We were eating dinner around our kitchen table when my dad asked the question: “What do you want to be when you grow up?”

I was 14 and into serious religious piety at the moment, so I answered, “I want to be a missionary to Africa.” My brother, five years younger, wanted to be a fire engine driver. My 7-year-old sister rose to the occasion by declaring; “I don’t want to be anything. I just want to be a mother.”

“Just a mother!”

I still remember when my first child, a boy, was put into my arms. I thought he was perfect and beautiful, and because I’d expected a red-faced, wrinkled bundle of humanity – the books had warned me – I quickly checked his wrist band to see if they had given me the wrong baby.

We so loved this miracle we had created. And we made the mistakes we often make with the first-born. But his father and I dreamed about who he might become someday. His first steps in this world were so special, and the shoes he wore then are forever encased in copper. So many steps after that …

Two other children followed, a girl and another boy. I still have vivid recollections of that moment when I held them for the first time: a chubby-faced little daughter bundled in a pink blanket, a second son whom the doctor pronounced “another perfect baby.”

Even those early moments themselves belie the throwaway words, “just a mother.” We have such memories of our children, as babies and as they grow. We nurture them, encourage them, discipline them, and most of all, love them always, the best we know how.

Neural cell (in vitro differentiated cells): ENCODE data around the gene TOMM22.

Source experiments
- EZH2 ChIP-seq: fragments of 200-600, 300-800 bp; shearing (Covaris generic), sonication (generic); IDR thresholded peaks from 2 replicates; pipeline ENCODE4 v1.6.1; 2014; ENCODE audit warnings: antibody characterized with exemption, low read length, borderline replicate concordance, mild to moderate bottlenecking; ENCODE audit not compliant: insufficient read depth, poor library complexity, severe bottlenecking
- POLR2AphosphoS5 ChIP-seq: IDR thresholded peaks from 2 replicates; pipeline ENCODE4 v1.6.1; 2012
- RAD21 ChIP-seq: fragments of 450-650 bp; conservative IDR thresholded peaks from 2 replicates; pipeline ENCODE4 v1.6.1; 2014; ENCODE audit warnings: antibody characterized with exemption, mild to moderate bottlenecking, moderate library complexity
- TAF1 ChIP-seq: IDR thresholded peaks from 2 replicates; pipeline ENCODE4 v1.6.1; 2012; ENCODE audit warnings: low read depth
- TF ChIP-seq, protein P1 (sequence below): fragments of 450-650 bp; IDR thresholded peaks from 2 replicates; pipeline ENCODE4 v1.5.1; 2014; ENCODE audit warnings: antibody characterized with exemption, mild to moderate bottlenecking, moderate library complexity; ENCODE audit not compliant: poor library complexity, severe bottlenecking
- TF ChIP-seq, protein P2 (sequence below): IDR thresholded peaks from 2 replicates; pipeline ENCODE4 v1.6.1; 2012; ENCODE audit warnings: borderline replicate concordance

I remember all the “stages” identified in parenting books: first smile, first steps, first lost tooth, first climb up the school bus steps, and so many “firsts” after that as they confronted life.

We wrestled with how to discipline the temper tantrums, picky eaters, deliberate disobedience. How to handle the disappointments, fears and everyday challenges.

I was lucky to be a stay-at-home mom until my youngest was 8. And when I began teaching, my hours still allowed me to be home when they left for school in the morning and return within an hour after they came home in the afternoon.

It was especially important later when their father died, all of them in their fragile teens. I tried to fill both roles of mom and dad after that. I watched sports their dad would have enjoyed, supervised their driver’s tests, worried about their first cars and how to finance their college education. And finally there was the ultimate challenge. Knowing when to let go.

I remember the day my youngest learned to ride a bike. I ran behind him those first times, like my dad had done for me, steadying him by holding on to the seat of the bike. Then that magic moment when he called, “Let go now, mom! Let go.” And how I watched him wobble, and fall, and get up and try again.

“Let go.” That’s perhaps the most difficult for moms. Our “apron strings” are so comforting. But we need to know when our children must be free. I hope I knew when that time came. (You’d have to ask my adult kids.)

Women today are proud to claim so many titles: engineers, corporate executives, surgeons. Careers not even imagined in our history until the 20th century. Nurse, teacher, secretary was mostly what we knew. And, of course, always, “mother.”

This Mother’s Day, I’ll receive flowers, cards and phone calls from my kids who now live far away. And once again I’ll relive all those years and all the memories that go with them.

“Just” a mother? I don’t think so.